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Are any Objectivists here in love with a religious person?

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Hi, I was just curious if any Objectivists here are in a relationship with or married to a religious person? If so, how do you make it work? Is this morally possible under Objectivism?

My fiance considers herself Christian. When we first started dating almost two years ago I knew she was technically a Christian, but I also knew she wasn't raised religious and didn't attend any churches regularly. She couldn't even really define what sect she was, if any. I figured that she just didn't think about it much. I talked to her right away about me being an atheist and Objectivist, and she seemed somewhat interested in the ideas. I urged her to really think about her faith and explore the possibility that gods do not really exist, and I even gave her some books to read on the subject.

As our relationship grew the issue of religion kind of melted into the background, and I came under the impression that she was just agnostic as she never really broached the subject of religion again. We went through a lot together as we fell in love. She moved from Ohio to live with me in NY, and I proposed while she was living here. But after 10 months and an abortion (I don't mean to gloss over that, but I don't want to go into it here as I don't think it's the main issue), she decided she really didn't want to live in NY and moved back to Ohio. I am now planning to move to Ohio to live with her. Yesterday we ended up having a long conversation about religion, and she says that she has reached a greater understanding of her faith, and she does believe in God and Jesus, though she doesn't identify with any one sect or church.

We are still in love and I still want to spend my life with her. Other than the religious difference, she makes me happier than anything else or anyone else, and I figure that long term happiness is the goal of Objectivism, after all. I'm just concerned that her faith will keep coming between us.

Edited by Ragnar69

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Consider my age (26) and my limited experience concerning relationships (around 2 years) before you read my advice.

Some of your own personal relationship standards can never be compromised. Everyone has standards that are less important and more important, and only each individual can decide if he can live without any single standard, or if the standard is very important and the lack of it will always leave a void. That is the basic relationship rule.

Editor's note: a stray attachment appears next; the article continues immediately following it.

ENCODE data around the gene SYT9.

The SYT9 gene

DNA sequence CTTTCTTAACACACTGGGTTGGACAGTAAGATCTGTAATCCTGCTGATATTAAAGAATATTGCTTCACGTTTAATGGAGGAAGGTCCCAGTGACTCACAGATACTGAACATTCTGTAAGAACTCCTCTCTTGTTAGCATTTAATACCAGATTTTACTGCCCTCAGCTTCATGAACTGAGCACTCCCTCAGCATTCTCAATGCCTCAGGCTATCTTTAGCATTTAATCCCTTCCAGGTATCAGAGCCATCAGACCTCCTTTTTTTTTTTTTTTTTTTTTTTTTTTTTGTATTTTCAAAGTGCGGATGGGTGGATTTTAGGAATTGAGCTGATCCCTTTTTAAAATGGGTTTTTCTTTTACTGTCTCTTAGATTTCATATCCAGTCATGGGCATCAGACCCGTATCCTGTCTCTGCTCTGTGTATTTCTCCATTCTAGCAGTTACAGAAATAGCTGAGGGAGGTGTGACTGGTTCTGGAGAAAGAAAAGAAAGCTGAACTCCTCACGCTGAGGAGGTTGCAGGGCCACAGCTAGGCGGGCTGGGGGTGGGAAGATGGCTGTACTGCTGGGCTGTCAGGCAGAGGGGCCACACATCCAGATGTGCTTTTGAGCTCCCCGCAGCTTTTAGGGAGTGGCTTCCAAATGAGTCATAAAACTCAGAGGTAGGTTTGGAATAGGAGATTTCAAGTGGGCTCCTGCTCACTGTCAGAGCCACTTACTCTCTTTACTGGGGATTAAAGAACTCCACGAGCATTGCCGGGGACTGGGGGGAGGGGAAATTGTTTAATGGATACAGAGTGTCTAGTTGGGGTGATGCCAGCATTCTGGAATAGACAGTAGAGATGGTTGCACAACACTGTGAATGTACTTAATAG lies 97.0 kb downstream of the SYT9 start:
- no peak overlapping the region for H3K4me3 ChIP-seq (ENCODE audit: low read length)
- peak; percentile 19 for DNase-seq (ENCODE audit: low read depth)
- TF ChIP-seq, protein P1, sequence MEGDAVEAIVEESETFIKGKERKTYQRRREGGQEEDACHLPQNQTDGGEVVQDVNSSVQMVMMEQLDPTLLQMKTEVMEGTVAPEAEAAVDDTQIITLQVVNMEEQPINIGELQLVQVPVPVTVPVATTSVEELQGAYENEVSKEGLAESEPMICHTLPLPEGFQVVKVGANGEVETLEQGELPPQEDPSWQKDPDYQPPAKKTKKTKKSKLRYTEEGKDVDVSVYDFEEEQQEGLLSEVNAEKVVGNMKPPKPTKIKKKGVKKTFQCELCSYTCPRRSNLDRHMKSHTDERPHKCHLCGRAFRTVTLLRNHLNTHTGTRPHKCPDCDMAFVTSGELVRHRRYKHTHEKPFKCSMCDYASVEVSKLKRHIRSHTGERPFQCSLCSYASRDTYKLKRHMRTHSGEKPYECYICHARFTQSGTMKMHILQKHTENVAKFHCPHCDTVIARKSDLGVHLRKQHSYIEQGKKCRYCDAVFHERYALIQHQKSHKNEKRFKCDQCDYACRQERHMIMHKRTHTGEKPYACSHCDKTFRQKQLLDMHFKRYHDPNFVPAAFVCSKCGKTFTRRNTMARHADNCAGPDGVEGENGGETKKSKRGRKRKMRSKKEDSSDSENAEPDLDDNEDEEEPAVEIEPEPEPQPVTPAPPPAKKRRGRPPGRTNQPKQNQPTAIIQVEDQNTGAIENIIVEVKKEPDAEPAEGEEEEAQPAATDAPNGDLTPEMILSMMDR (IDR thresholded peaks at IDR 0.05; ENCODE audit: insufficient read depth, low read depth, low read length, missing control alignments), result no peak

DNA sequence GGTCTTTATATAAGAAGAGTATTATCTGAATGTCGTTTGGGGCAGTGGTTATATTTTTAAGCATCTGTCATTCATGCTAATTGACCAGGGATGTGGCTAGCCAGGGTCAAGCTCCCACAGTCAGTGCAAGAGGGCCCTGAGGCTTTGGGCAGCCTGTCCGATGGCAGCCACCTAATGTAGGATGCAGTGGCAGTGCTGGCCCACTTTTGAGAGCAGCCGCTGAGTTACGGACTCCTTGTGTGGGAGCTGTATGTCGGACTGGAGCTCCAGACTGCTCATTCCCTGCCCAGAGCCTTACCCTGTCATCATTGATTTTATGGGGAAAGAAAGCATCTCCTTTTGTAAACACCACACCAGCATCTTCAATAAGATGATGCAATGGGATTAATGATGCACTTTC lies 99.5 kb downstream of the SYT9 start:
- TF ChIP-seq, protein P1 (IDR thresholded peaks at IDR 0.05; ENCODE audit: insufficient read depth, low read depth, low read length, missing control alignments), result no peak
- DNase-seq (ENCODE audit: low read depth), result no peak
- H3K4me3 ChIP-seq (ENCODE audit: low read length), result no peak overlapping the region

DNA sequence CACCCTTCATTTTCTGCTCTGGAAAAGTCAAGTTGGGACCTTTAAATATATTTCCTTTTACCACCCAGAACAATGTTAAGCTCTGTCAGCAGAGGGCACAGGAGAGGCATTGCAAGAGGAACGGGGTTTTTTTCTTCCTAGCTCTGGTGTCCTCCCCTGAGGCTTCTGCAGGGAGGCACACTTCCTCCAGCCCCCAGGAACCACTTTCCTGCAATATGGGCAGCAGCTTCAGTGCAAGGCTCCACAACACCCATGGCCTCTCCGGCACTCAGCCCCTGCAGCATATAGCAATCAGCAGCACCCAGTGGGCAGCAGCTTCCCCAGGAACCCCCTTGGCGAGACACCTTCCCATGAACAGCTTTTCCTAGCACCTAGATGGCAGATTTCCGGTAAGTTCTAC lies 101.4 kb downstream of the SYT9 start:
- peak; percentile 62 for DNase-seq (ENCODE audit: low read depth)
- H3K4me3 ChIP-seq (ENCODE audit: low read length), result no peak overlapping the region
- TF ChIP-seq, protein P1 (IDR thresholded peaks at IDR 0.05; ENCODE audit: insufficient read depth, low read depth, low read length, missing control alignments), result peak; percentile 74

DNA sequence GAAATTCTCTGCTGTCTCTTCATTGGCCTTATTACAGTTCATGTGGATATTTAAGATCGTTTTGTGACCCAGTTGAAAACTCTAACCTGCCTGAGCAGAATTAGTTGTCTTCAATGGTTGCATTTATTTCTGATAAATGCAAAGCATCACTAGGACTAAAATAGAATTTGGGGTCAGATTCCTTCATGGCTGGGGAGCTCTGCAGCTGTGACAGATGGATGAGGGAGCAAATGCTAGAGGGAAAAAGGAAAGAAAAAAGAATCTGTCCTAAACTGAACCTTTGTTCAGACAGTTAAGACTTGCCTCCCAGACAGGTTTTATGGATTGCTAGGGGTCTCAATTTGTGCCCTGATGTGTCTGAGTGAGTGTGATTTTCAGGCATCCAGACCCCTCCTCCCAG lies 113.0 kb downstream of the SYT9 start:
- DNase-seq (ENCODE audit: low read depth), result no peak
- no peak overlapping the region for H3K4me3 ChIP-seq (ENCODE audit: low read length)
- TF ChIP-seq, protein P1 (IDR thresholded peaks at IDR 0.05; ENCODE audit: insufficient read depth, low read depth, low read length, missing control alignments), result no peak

Sometimes, it is not immediately obvious whether you can live without something you thought you needed, or not. Then, only more time will make it clearer for you. If you learn that the standard (/value) wasn't all that important to you after all, you keep the relationship for all of the other great values you gain besides. If you learn that the standard (or standards) can not be dropped, you must end the relationship, since, by definition, the relationship will never meet your own personal needs. Possibly you or the other person may change down the line in ways to make a new relationship with the same person, with some new standards, work.

In your case, with the issue of metaphysical views (/other views "covered" in religion), perhaps, even with her "born again" attitude now, actual in-practice beliefs will not differ so much between the both of you, especially if you are truly in love, and your relationship will continue to flourish. "Love" means that there are loads of things that you actually do love about the other person. However, if her religious views mean that huge standards/values will be lacking, from your point of view, and the lack is a big deal to you, you may need to end the relationship if the other person shows no signs of changing. You will always, or at least for a very long time (as it takes time for you to change, if ever, as well), feel that lack.

But only you can make these value-judgements for yourself. Sometimes it is a tough call, and you will need to lay low and keep a watchful, cool eye for a while, as you enjoy the other aspects of your relationship.

Edited by JASKN

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I go to a religious school, so I end up being attracted to religious girls all the time. There was one that I was in love with, but nothing really happened between us. I was particularly attracted to the fact that she was driven and somewhat prideful in her endeavors. She was one of those Christians that is rational in every area of her life except in areas where God would overlap. She was more of a moderate liberal, but I thought I could ignore that and instead focus on the aspects of her which were outstanding. She considered herself a freethinker, which greatly upset me because of the irony behind that statement, but at the same time it attracted me because at least there might have been some sort part of her that wanted to get away from the fuzzy and confusing explanations that make up Christianity.